LORA-Gateway is a radio module that serves as a communication device between LORA network terminal devices and Lorawan Network Servers (LNs). The gateway connects the Lora network servers to high-bandwidth networks such as WiFi, Ethernet and cellular networks to assure a seamless connection between Lora end nodes and application servers. The gateway receives LORA’s modulated RF messages from the terminal devices that can be heard remotely, and the messages are then connected to the IP backbone.    

LORA is a cloud-based Media Access Control (MAC) layer protocol that serves as a network layer protocol for the management of communication between LPWAN gateways, end nodes and devices routing protocols maintained by the LORA Alliance. It enables terminal devices (sensors and actuators) to connect to its network of radio gateways using Lora RF modulation. Lora modulation manages network connectivity between sensors and radio bridges running on the Lora protocol and is compatible with industry-standard Lora gateways.    

Based on the RSSI level of the identical message, the network server selects the gateway that received the message with the best RSSI and sends the downlink to the gateway, as it is the closest to the device in question.    

Designed for outdoor coverage, indoor connectivity and support for tens of thousands of IoT sensors and devices, Lora gateways enable both public and private IoT network deployment. Gateways in a LORA network (LORA) act as transparent bridges and transmit messages from the terminal to a central network server at the backend. It is ideal for public or nationwide deployment where gateways connect to network servers via a standard IP connection and control private rollouts where security and control are vital. The LORA gateways are used to set network implementations relevant to electrical devices.    

Since there is a one-to-one relationship between the LORA-based device and the gateway, Lorawan network messages are sent to the terminal device that moves within the gateway area. The gateway receives data from the end node (sensor) and receives the Lora data packet (LORA) and its Internet protocol (IP) from the network server. The network server can be in the cloud, where it is managed by a service like Comcast MachineQ or a physical gateway that operates in packet forward mode and sends raw Lora packets over the air from the network server to the network server over the air.    

LORA gateways are located at the heart of the LORA star topology and bridge the terminals and servers of the network. It is important to distinguish between Lorawan end nodes that communicate with low-power Lorawan gateways and Lorawan gateways that communicate with network servers using high-bandwidth communication protocols such as WiFi, Ethernet and mobile communications. Devices that use low-power networks, such as Lorawan, connect directly to the gateway, while gateways that use high-bandwidth networks, such as Wifi, Ethernet or cello, connect things directly to the network.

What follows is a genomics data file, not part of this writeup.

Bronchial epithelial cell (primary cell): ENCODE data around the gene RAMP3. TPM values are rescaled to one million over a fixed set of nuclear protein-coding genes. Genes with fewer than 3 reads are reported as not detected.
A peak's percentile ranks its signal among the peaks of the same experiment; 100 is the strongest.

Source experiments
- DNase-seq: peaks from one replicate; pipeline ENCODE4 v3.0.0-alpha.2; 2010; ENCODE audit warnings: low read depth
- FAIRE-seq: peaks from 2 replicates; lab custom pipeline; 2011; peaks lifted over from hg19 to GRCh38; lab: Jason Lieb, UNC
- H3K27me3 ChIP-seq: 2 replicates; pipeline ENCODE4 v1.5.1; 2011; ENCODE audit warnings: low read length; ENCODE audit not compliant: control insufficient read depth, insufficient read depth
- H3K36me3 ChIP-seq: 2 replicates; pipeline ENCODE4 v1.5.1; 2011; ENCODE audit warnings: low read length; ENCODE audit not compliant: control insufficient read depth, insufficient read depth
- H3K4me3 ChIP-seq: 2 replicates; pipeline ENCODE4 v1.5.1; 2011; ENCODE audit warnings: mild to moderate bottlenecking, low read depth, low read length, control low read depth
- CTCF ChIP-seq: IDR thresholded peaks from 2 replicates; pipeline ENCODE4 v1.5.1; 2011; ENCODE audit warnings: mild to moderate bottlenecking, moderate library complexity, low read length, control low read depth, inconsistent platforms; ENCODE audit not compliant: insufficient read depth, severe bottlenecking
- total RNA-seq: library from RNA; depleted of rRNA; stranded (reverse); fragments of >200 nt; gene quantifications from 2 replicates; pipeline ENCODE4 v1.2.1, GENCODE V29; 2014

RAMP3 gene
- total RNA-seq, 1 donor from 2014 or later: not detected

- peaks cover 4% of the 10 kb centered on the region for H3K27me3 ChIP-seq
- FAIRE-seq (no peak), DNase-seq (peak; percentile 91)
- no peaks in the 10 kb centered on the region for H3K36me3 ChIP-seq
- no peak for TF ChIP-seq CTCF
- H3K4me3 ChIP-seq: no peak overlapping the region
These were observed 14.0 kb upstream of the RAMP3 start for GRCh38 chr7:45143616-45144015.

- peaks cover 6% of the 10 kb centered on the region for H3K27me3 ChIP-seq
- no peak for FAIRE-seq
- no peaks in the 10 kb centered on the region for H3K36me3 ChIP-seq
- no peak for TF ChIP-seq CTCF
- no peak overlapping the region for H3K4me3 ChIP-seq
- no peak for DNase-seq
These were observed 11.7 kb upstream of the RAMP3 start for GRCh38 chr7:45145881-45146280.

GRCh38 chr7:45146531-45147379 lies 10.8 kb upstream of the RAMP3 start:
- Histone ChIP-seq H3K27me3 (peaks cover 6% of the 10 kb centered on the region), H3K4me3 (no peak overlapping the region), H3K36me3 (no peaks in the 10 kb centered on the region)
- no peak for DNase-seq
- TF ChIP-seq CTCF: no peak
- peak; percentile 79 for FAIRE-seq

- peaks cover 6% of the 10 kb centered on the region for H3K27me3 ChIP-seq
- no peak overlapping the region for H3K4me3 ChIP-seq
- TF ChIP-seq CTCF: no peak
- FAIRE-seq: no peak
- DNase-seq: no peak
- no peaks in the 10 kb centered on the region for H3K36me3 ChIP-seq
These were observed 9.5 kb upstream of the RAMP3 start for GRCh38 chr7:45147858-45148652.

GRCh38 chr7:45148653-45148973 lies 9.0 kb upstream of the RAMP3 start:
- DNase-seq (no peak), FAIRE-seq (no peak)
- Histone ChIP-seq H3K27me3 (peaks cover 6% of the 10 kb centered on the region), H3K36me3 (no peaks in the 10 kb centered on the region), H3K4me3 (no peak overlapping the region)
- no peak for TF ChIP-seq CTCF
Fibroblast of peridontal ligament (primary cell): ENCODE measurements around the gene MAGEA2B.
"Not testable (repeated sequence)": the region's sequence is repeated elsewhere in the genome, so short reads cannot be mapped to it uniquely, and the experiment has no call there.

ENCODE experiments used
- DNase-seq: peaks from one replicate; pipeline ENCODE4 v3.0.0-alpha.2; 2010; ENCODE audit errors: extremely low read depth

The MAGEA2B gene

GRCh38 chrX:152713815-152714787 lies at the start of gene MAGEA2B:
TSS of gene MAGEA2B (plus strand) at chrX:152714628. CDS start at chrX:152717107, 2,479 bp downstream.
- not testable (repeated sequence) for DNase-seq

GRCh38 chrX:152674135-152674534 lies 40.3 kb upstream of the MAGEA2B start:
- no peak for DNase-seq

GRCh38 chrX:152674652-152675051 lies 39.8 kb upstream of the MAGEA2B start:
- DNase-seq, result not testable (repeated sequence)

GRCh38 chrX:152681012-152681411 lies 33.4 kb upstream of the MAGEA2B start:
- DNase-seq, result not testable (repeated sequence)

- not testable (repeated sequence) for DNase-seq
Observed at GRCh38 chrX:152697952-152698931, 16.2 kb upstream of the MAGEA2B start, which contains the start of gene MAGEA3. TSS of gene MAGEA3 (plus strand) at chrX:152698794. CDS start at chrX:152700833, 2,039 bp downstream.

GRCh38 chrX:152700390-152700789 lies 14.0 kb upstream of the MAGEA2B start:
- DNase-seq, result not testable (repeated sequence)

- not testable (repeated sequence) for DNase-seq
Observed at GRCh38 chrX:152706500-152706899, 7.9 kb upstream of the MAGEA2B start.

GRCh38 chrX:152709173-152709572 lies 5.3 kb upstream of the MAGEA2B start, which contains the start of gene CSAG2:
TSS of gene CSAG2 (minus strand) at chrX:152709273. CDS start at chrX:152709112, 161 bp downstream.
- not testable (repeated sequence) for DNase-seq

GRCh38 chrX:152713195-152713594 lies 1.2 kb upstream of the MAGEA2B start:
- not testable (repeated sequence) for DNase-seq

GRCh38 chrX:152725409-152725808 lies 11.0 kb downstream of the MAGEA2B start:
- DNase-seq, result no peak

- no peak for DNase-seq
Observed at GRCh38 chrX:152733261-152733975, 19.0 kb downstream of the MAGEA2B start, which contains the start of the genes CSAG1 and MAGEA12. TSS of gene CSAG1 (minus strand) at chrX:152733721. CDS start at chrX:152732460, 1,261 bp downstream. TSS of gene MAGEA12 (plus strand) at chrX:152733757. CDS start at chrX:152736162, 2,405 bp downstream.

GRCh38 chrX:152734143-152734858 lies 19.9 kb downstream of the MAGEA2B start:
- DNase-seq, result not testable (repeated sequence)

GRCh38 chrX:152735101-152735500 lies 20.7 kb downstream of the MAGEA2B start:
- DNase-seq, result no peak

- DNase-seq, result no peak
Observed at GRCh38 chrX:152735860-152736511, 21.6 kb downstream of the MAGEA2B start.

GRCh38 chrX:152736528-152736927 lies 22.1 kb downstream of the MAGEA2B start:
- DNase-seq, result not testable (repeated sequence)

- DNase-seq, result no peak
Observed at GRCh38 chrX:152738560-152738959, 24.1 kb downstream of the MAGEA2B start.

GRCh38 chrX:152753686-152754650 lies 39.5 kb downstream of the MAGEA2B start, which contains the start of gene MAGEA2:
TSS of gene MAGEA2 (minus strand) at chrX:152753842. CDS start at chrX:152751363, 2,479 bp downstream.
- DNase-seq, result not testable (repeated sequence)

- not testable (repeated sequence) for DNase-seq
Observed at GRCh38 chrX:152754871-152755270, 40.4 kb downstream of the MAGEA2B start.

Communication between the sensor nodes and base stations takes place over wireless channels that use the physical LORA layer, while the connection between the gateway and network server takes place via the IP-based backbone network.     

The Lorawan gateways are based on NAS IER000 Lorawan concentrators and are a Nordic automation system that connects LORA products used on the Lorawan network to collect real-time data and provide feedback when needed. At its core, the Lora Long Range Network (LORA Long Range) consists of nodes and gateways for its operators.    

All data about Lorawan is encrypted, the sensor data on the node is encrypted and then encrypted with the Lorawan protocol and then sent to the Lora gateway.    

The end nodes come in the form of power-saving microcontrollers that can be used without maintenance for years and are equipped with LORA transmitters to send data packets to the gateways. The data rate is low between the end node and the node-to-end device (LORA gateway) which is a necessary sacrifice to enable long battery life and long wireless range. Given the capability of Lora-based end nodes and gateways, few gateways can be configured in an All-Star network without a multitude of end nodes.    

Lorawan mode supports multiple working modes such as Lora repeater mode, MQTT mode, TCP / IP client mode and TCP / IPS server mode to meet the varying needs of IoT connections.

There are countless steps to set up a LORA network gateway from scratch, register it as something on the network and observe data from a simple Lora node. It is a critical step in the integration of IoT technologies into the embedded devices and applications that drive our world. This blog to the Lora Alliance documents all the steps required to create a gateway and register it on the network as a “thing” and to observe the uplinking of data from simple Lora’s nodes.    

Our range of Lorawan Sensor Gateways enables easy integration from the box and provides everything required to build a complete IoT network